Whether we like it or not, we’re all in this recessionary economy together.
If you're still lucky enough to be employed, listen carefully to my message, as simplistic as it may seem: It’s time to put aside the natural rivalry, competitiveness, intraorganizational politics and just plain silliness that is everyday business life if you want to stay employed and, moreover, to keep your business from going under.
It’s time to really look at the way the silos within your company are formed. Take them apart, and relearn how to run your business.
Yes, I know I'm preaching. Sorry. But you can always stop reading here (but don't).
I assure you that on this day, in this economy, businesses need to adapt or die! We're all terribly scared about the future of our careers and how it will affect our families. The more we — and when I say we, I mean employees and business owners — succumb to our fears, the more difficult it is to work together. We second-guess ourselves. We second-guess others, and most importantly, we spend a lot of time playing armchair quarterback to the decisions that are being made.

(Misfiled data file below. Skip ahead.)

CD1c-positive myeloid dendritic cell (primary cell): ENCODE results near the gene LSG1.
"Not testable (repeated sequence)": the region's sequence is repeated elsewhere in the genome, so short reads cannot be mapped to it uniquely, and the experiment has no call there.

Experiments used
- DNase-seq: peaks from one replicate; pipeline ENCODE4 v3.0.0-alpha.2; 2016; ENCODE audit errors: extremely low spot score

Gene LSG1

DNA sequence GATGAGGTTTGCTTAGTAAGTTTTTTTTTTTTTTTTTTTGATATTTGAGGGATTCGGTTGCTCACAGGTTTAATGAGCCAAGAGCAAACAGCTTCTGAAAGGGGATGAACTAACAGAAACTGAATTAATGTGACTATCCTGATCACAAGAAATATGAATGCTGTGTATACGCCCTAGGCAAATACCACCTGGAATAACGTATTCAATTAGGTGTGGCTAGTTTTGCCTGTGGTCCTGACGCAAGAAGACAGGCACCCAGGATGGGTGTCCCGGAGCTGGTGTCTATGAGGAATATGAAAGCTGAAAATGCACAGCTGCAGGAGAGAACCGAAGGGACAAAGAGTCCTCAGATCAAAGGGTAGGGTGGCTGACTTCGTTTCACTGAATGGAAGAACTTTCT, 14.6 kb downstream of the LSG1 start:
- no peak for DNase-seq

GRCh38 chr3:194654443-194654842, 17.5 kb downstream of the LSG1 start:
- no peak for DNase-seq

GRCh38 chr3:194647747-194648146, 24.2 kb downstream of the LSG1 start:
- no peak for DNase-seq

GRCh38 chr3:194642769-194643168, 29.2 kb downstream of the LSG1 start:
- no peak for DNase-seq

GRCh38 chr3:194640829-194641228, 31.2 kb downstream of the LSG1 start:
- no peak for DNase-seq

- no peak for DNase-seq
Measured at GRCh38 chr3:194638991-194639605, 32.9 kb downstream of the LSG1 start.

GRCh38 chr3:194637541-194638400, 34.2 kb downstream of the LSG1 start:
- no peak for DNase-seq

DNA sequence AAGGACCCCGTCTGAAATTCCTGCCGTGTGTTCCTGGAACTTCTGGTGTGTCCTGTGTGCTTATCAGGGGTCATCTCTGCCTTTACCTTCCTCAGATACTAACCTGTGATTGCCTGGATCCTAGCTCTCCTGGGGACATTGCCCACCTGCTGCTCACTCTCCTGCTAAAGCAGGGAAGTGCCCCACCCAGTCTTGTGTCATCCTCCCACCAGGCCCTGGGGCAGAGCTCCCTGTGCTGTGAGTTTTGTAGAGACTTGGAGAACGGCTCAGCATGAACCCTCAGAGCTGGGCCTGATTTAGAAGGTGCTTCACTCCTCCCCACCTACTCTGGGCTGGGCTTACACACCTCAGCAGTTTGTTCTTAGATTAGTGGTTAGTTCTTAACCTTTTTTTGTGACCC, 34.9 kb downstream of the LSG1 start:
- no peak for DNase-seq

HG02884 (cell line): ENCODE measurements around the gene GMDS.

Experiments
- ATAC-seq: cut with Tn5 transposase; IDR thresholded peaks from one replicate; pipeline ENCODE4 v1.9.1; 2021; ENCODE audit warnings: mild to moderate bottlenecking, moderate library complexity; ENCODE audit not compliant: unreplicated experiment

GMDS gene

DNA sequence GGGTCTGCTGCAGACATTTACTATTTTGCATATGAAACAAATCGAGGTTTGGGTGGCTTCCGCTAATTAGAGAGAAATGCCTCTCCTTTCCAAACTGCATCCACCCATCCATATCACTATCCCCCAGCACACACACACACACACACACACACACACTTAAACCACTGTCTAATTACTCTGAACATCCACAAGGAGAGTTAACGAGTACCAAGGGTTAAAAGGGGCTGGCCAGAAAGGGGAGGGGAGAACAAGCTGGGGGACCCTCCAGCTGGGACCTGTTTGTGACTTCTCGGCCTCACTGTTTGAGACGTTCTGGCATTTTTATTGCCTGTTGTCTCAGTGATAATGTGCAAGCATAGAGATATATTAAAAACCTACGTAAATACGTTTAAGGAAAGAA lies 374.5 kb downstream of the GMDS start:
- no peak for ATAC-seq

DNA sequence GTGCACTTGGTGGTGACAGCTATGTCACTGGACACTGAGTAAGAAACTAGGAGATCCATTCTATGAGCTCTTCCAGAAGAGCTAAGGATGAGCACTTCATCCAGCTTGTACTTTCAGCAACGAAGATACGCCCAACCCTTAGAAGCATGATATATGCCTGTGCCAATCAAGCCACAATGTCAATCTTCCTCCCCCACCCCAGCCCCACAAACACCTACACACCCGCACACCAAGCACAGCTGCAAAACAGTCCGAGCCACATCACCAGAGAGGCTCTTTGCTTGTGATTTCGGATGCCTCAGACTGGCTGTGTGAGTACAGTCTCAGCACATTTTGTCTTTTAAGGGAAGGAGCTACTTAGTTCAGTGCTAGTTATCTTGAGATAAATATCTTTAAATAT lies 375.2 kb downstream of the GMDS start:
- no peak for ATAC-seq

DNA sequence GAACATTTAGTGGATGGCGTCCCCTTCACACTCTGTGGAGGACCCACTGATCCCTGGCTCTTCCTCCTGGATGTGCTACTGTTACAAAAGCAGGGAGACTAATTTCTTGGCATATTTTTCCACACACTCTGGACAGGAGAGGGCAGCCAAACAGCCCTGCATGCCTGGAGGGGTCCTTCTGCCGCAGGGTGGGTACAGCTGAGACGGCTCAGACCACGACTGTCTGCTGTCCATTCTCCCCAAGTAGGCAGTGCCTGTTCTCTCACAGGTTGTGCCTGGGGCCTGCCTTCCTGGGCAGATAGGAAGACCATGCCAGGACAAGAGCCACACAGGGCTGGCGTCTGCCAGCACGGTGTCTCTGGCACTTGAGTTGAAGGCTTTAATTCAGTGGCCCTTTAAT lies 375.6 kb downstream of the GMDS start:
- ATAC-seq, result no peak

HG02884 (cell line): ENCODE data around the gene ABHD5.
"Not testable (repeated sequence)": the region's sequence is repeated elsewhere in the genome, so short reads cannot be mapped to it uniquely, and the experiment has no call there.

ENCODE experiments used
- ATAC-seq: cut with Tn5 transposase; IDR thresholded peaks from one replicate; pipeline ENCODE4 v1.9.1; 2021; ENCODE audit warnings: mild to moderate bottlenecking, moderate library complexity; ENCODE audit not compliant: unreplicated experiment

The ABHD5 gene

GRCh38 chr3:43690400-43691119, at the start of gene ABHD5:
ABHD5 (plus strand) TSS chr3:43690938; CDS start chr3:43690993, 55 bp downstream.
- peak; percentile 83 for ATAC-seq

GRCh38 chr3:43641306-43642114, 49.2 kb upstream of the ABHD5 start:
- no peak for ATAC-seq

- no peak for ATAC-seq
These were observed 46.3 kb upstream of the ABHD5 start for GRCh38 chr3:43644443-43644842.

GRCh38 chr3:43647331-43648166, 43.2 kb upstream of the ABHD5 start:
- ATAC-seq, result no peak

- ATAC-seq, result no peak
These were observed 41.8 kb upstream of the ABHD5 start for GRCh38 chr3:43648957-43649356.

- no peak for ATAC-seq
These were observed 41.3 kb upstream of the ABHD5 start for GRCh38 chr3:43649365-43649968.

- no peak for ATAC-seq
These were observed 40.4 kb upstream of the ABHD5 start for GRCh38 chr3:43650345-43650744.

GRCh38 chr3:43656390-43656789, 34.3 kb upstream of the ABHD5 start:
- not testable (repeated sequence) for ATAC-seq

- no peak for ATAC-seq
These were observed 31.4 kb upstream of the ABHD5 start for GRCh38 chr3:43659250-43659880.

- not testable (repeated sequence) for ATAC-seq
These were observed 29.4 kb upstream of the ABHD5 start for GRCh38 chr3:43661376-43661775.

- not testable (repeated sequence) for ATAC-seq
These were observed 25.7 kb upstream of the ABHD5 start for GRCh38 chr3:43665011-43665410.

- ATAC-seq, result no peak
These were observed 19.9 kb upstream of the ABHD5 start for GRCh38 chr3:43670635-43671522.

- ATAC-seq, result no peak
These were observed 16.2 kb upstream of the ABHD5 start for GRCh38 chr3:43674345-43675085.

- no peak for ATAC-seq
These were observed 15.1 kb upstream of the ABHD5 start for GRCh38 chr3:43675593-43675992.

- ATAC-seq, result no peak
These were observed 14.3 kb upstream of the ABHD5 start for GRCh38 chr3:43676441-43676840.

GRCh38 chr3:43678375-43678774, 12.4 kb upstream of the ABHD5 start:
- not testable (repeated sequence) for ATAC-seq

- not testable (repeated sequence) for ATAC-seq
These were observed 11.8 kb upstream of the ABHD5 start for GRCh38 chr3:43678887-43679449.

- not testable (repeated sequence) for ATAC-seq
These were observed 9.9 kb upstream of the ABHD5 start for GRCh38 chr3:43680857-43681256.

It’s no wonder companies are going under daily. If you look carefully, you'll see mismanagement as the big culprit. Greed. Power. Ego. We can't run businesses this way at this time in history.
It’s officially time for kumbaya! From this point forward, you and your colleagues must work together to fight to keep your company alive.
Beyond newfound camaraderie, two keys to doing this are obviously increasing sales and reducing costs. If you look, I'm sure you can find many places where your company's inefficient.
As an employee, you already know they're there, but fear keeps you silent, doesn’t it?
Recently, while consulting for a company, I set up an internal group, more like a renegade operation, and named it “Operation: Unturned Stone.” The goal of this operation was to turn over every stone in the organization in search of opportunities to either reduce costs or increase sales. This required getting people together from each department in the company. And not the heads of that division either, but key managers who aren’t usually empowered to make a difference like this.